By Umar Khan.
Tripoli, 25 May 2013:
A plan to ensure the security of Tripoli . . .[restrict]has finally been prepared by Tripoli’s Security Chamber and the Joint Force Operations Room. It was forwarded to the General National Congress and Prime Minister’s office on Wednesday, according to a source who was involved in the plan’s formation.
If approved and implemented as set out, it would see the Army setting up checkpoints at all entry and exit points in the capital and preventing any movement of armed vehicles without prior permission from the authorities.
According to the source, it has been agreed by security officials that the movement of unauthorised armed vehicles will be banned to ensure maximum security in the city. This will be gradually extended all over Libya. “These checkpoints will not affect the normal traffic but only the armed vehicles. These will be stopped from entering or leaving the city (Tripoli) without prior permission from the relevant authorities to ensure security of the city. Free movement of such vehicles belonging to different entities is the cause for instability in the country,” the source said.
Security officials have been under growing pressure from the Congress to ensure security and stability. Many diplomats have also expressed concerns about the level of security in Tripoli and security for their staff. The plan finally comes after repeated calls and assurances from both the government and security officials who were severely criticised after several security-related incidents in Tripoli including last month’s bomb attack on the French embassy.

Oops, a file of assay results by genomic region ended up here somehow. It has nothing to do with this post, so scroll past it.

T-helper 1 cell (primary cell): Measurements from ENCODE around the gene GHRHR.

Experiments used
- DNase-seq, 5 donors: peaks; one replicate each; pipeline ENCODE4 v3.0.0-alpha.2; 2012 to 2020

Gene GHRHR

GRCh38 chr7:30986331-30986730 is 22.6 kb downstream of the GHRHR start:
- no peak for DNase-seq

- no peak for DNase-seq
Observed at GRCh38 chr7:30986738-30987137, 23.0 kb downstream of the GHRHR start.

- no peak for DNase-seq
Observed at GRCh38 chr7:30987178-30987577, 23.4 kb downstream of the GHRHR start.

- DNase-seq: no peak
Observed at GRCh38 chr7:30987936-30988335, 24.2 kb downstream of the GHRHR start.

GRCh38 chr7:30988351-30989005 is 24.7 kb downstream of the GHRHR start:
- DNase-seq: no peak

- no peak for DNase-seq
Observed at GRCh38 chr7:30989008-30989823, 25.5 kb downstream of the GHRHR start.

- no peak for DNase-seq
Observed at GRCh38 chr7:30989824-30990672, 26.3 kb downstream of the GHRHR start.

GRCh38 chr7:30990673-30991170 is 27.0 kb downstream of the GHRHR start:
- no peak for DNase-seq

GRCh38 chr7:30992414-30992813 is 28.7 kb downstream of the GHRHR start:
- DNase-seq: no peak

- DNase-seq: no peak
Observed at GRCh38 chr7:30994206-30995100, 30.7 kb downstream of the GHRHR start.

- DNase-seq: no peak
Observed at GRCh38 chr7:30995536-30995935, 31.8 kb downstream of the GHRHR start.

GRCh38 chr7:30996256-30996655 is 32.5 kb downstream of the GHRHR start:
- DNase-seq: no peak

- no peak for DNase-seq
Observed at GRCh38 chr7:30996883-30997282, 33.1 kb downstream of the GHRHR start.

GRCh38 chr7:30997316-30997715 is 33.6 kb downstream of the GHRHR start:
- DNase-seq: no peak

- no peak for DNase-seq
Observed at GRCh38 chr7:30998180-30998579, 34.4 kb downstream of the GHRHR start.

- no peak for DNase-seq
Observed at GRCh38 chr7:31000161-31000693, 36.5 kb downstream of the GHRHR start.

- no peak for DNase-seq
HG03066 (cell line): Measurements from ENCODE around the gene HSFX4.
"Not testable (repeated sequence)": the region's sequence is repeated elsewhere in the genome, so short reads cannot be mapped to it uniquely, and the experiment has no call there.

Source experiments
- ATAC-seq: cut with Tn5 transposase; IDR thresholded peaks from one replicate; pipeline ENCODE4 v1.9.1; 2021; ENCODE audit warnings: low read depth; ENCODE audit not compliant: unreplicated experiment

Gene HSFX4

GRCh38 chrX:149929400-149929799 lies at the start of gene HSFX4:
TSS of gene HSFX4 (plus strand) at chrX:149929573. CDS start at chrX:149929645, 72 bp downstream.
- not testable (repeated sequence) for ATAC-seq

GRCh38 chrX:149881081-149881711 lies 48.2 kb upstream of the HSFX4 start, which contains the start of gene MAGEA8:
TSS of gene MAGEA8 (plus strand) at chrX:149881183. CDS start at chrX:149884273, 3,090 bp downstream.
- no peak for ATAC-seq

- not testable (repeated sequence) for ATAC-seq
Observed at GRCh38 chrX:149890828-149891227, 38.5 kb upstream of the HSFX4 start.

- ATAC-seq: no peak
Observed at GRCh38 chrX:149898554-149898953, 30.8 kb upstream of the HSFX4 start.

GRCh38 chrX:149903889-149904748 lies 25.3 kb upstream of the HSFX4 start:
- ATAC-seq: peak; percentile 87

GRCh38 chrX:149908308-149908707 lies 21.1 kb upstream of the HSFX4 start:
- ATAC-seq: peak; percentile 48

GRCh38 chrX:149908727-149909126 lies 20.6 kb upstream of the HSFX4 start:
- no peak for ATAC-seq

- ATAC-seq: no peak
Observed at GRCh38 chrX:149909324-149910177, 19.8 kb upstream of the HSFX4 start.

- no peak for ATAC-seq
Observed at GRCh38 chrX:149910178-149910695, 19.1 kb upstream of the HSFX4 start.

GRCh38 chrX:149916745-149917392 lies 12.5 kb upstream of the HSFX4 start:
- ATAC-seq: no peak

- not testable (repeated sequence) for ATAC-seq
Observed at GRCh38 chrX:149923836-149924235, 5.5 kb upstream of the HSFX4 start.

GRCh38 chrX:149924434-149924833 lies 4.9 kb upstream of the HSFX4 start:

Concerns about security are affecting the economy of the country and are directly responsible for companies not starting projects in Libya. The British Council and the French school have temporarily suspended their activities, reportedly because of the security situation.
Under the security plan, Tripoli will be secured in four stages. Firstly, the entrance/exit checkpoints will be manned by the Army. The second step will see different forces working together – the Army, Military Police, National Guards and Intelligence officials – keeping a presence in small operations room in different districts of Tripoli. The third step will see the deployment of anti-crime units that will provide direct assistance to the police as and when needed. The fourth line is the police; they will be present on the streets, man the police stations and be the first line of security for the people.
The Supreme Security Committee (SSC) will also take part in implementing this plan until it is dissolved completely. Despite the efforts of the outgoing Minister of Interior, Ashour Shuwail, the SSC has not been completely dissolved and many are still waiting to be integrated in the security forces or to be sent to other departments. According to an internal estimate of SSC Tripoli branch, less than a 1,000 men are still waiting to be informed of their respective cases.
The spokesman for the Joint Force, Essam Naas, confirmed to the Libya Herald that a security plan was indeed forwarded to Congress and Prime Minister’s office but refused to divulge further details. “We have formally sent a security plan to the authorities and we are confident that it will be approved really soon.”
Naas also said that problems between the Interior and Finance ministries had been solved and they were assured of robust release of funds to run the operations room. “We have been informed that all the outstanding payments will be made and funds for the operations room will be made available in the coming week. We are very hopeful that this time will be different and funds will actually be released ,unlike the last few times.”